The fact that, for example, it may be difficult to obtain sufficient quantities of organic seed or organically reared youngstock should be immaterial. In the eyes of consumers, they are paying a price premium for organic food because it comes from a totally organic production system and this means from start to finish, from seed or birth to harvesting, finishing and sale. Moving away from this completely organic system through regular (annual) derogations for the use of non-organic seed or to use conventionally reared youngstock is misleading consumers. Therefore, on the basis of PAN’s interpretation of the CJEU ruling, the use of conventional seed and conventionally reared youngstock for organic use should also stop.
Returning to the broader issue of EU regulatory inconsistency, the foundation of this inconsistency largely stems from the move away from science and evidence based regulation and policy making over the last 25-30 years, in favour of regulation and policy development based on a poorly defined ‘precautionary principle’. This has resulted in non-science and non-evidence based factors increasingly being taken into consideration when developing or changing EU regulations and policies, as evidenced by the increasing divergence between the regulatory approval mechanisms of the EU for pesticides, genetically modified crops and more recently gene edited crop and livestock innovations, and the equivalent regulatory authorities in major agricultural producing and trading countries in North and South America and Asia.
The fingerprint of the precautionary principle is evident in the EU neonicotinoid ban decision as illustrated by the European Food Safety Authority (EFSA)’s Question and Answer briefing on its neonicotinoid review findings of 2018 in which ‘information on the most likely way in which bees might be exposed to neonics is somewhat limited’ 180228-QA-Neonics.pdf (europa.eu) and the fact that regulators in other countries such as the US and Canada have determined, on the basis of science and evidence, that neonicotinoids are safe for outdoor use. In addition, in the UK, where pesticide approvals and derogations are also currently implemented under the same EU regulations operating in post Brexit UK law, the relevant authorities have continued to allow emergency authorisation on the basis of evidence and one for neonicotinoid use in sugar beet will operate for the forthcoming 2023 growing season Neonicotinoid product as seed treatment for sugar beet: emergency authorisation application - GOV.UK (www.gov.uk).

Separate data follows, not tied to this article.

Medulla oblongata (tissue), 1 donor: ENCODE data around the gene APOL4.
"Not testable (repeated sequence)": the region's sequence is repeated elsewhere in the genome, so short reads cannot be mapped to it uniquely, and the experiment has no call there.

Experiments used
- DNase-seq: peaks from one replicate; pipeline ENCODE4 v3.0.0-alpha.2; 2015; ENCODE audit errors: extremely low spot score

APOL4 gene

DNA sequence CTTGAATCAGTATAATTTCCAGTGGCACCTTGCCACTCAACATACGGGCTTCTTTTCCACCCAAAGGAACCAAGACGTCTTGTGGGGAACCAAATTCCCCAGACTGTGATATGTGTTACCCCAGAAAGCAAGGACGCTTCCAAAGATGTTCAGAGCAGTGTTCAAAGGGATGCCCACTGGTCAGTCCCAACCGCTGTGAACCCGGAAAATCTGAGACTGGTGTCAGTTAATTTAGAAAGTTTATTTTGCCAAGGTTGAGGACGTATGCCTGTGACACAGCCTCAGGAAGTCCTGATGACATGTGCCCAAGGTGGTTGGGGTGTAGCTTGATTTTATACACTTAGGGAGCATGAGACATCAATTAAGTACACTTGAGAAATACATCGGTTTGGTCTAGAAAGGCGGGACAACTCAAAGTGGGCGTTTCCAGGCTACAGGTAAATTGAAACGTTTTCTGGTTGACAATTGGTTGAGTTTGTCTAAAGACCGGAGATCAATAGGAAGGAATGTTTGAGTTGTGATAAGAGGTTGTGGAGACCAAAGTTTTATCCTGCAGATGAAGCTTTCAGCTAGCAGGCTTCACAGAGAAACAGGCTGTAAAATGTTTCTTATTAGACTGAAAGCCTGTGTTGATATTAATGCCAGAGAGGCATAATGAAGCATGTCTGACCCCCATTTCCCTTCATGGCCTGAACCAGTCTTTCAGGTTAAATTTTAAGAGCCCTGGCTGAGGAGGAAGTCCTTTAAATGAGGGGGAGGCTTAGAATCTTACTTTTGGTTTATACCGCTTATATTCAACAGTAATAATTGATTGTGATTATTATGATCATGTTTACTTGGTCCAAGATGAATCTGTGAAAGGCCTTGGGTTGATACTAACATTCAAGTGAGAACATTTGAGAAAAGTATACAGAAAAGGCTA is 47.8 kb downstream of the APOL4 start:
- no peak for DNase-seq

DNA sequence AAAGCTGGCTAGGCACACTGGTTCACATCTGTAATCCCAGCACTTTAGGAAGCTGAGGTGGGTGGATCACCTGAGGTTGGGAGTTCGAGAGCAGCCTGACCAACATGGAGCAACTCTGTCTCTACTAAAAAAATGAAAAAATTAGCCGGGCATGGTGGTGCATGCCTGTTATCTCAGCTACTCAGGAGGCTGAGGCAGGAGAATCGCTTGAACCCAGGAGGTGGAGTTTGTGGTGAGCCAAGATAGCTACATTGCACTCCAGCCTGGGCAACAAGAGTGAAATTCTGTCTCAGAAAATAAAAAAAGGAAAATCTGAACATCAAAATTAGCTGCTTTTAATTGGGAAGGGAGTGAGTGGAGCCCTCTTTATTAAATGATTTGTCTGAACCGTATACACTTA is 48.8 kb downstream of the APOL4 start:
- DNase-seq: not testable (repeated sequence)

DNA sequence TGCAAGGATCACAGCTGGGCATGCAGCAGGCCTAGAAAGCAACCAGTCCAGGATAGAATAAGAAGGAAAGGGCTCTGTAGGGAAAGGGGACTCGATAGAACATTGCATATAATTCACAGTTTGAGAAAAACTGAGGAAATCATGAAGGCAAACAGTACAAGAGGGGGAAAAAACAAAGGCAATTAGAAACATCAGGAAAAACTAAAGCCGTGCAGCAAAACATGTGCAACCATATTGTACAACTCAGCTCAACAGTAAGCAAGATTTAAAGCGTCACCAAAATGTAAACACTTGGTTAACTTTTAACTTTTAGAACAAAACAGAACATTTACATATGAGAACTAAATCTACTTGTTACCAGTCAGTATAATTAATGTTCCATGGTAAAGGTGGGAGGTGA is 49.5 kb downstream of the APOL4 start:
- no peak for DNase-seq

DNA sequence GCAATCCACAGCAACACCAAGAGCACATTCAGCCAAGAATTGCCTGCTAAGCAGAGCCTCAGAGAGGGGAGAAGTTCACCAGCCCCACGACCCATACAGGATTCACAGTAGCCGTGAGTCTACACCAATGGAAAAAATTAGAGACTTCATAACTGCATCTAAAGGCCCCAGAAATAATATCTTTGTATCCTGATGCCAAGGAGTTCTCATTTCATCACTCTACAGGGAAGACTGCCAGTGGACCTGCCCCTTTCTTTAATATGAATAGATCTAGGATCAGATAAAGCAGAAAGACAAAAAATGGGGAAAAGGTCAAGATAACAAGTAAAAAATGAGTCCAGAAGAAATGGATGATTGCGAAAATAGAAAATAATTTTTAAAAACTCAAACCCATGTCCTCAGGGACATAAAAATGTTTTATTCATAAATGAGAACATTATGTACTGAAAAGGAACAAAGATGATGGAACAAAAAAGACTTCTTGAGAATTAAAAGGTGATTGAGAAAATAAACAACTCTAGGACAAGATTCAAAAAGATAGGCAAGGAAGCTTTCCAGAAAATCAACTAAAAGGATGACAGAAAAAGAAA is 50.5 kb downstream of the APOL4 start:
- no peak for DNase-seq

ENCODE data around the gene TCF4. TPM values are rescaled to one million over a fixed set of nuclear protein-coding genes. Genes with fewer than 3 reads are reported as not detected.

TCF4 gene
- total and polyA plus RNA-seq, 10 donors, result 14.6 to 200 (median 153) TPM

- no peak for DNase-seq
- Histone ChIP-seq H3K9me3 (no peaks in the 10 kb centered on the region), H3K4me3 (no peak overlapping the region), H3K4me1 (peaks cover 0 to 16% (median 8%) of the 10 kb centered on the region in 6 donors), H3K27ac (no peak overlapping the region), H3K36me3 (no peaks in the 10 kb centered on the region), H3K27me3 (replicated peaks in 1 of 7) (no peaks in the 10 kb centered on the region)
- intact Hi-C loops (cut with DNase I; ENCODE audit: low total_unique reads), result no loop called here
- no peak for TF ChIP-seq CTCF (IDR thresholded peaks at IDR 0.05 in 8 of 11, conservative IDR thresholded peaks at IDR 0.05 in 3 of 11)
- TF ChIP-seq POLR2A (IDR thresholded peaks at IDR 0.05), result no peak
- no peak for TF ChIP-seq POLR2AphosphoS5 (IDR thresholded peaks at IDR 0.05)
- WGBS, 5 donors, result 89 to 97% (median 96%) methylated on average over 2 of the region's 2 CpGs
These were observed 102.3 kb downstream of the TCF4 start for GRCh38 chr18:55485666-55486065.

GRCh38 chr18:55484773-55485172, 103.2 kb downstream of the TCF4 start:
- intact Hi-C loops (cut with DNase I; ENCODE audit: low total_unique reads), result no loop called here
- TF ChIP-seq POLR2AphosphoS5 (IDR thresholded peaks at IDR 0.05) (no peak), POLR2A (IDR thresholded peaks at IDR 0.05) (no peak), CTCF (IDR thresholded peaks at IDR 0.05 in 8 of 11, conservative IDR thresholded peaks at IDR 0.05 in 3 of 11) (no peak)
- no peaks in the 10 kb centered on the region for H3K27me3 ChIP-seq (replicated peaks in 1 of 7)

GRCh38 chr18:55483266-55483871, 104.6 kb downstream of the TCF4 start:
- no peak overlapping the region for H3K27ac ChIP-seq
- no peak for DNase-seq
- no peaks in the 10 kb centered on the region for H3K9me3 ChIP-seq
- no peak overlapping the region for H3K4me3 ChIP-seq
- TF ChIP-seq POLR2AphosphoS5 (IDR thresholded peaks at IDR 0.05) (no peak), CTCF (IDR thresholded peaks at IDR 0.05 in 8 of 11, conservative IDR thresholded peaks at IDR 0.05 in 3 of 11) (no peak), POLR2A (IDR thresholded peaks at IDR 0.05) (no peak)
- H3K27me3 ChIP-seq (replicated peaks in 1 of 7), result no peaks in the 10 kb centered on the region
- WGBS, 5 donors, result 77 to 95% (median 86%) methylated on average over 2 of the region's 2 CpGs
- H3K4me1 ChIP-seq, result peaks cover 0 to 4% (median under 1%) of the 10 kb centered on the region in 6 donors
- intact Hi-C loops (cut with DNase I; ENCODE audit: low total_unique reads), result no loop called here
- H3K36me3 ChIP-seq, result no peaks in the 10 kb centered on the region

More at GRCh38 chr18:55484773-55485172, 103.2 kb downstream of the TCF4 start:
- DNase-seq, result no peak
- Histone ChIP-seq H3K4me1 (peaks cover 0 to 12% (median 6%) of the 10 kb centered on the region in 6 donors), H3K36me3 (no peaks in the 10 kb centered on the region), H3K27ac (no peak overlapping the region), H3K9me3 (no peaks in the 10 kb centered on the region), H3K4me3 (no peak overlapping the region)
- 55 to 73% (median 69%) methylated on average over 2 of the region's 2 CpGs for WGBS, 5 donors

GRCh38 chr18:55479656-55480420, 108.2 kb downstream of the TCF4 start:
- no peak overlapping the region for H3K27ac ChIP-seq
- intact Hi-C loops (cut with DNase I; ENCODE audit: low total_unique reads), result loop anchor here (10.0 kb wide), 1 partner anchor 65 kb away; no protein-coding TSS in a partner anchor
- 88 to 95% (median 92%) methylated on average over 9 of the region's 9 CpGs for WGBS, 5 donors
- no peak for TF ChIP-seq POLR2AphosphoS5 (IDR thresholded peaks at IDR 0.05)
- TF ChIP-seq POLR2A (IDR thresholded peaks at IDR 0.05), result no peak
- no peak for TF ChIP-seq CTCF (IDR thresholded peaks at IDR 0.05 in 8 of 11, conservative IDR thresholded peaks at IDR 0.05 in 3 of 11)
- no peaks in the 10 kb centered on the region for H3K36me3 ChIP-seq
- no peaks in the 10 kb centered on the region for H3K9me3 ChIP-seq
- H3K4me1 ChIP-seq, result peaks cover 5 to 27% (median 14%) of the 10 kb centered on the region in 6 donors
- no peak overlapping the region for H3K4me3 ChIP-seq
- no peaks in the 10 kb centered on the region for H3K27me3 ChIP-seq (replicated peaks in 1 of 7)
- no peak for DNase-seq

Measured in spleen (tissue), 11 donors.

The inconsistency in the EU’s regulatory approach has also been recently exposed in relation to the development of GM derived covid-19 vaccines. Politicians across Europe queued up to praise these medical breakthroughs and to re-assure citizens of the robust, science-based regulatory approval systems in place to ensure their safety as the vaccines were fast-tracked through the approval process and into deployment. Yet these vaccines use the very same techniques of genetic modification (GM) or gene editing (GE) that many of the same politicians have spent the last 25 years preventing their citizens and farmers from having access to for the production and consumption of food, feed and fibre crops through the application of a non-science and non-evidence based approval approach to these products.
Persisting with policy and regulation systems based on the poorly defined precautionary principle which is open to variable interpretation and the application of non-science and non-evidence based influences is a recipe for inconsistency and failure. If the EU wants its agricultural production sector to actively contribute and transition to a more sustainable future, its regulations and policies need to be consistently based on science and evidence.
Graham Brookes is an Agricultural Economist with PG Economics, UK. He has more than 30 years’ experience of analysing the impact of technology use and policy change in agriculture and has authored many papers in peer reviewed journals on the impact of regulation, policy change and GM crop technology. www.pgeconomics.co.uk
Judgement of the Court (First Chamber). 19 January 2023. Reference for a preliminary ruling – Environment – Regulation (EC) No 1107/2009 – Placing of plant protection products on the market – Article 53(1) – Emergency situations in plant protection – Derogation – Scope – Seeds treated with plant protection products – Neonicotinoids – Active substances posing high risks to bees – Prohibition of the placing on the market and outside use of seeds treated with plant protection products containing those active substances – Implementing Regulation (EU) 2018/784 and Implementing Regulation (EU) 2018/785 – Non-applicability of the derogation – Protection of human and animal health and the environment – Precautionary principle. CURIA - Documents (europa.eu)
Politico article 14 February 2023. To Bee or not to Bee: Capitals await Brussels verdict on banned pesticide use https://pro.politico.eu/news/159823
Regulation 2021/1165 authorising certain products and substances for use in organic agriculture EUR-Lex - 32021R1165 - EN - EUR-Lex
Regulation 2018/848 on organic production and labelling of organic products. Regulation (EU) 2018/ of the European Parliament and of the Council of 30 May 2018 on organic production and labelling of organic products and repealing Council Regulation (EC) No 834/2007 (europa.eu)
Bremmer J et al (2021) Impact Assessment of EC 2030 Green Deal Targets for Sustainable Crop Production, Wageningen University, Report 2021-150 ISBN 978-94-6447-041-3, 558517 (wur.nl)
Martelli F et al (2022) Low doses of the organic insecticide spinosad trigger lysosomal defects, elevated ROS, lipid dysregulation, and neurodegeneration in flies. eLife, https://doi.org/10.7554/elife.73812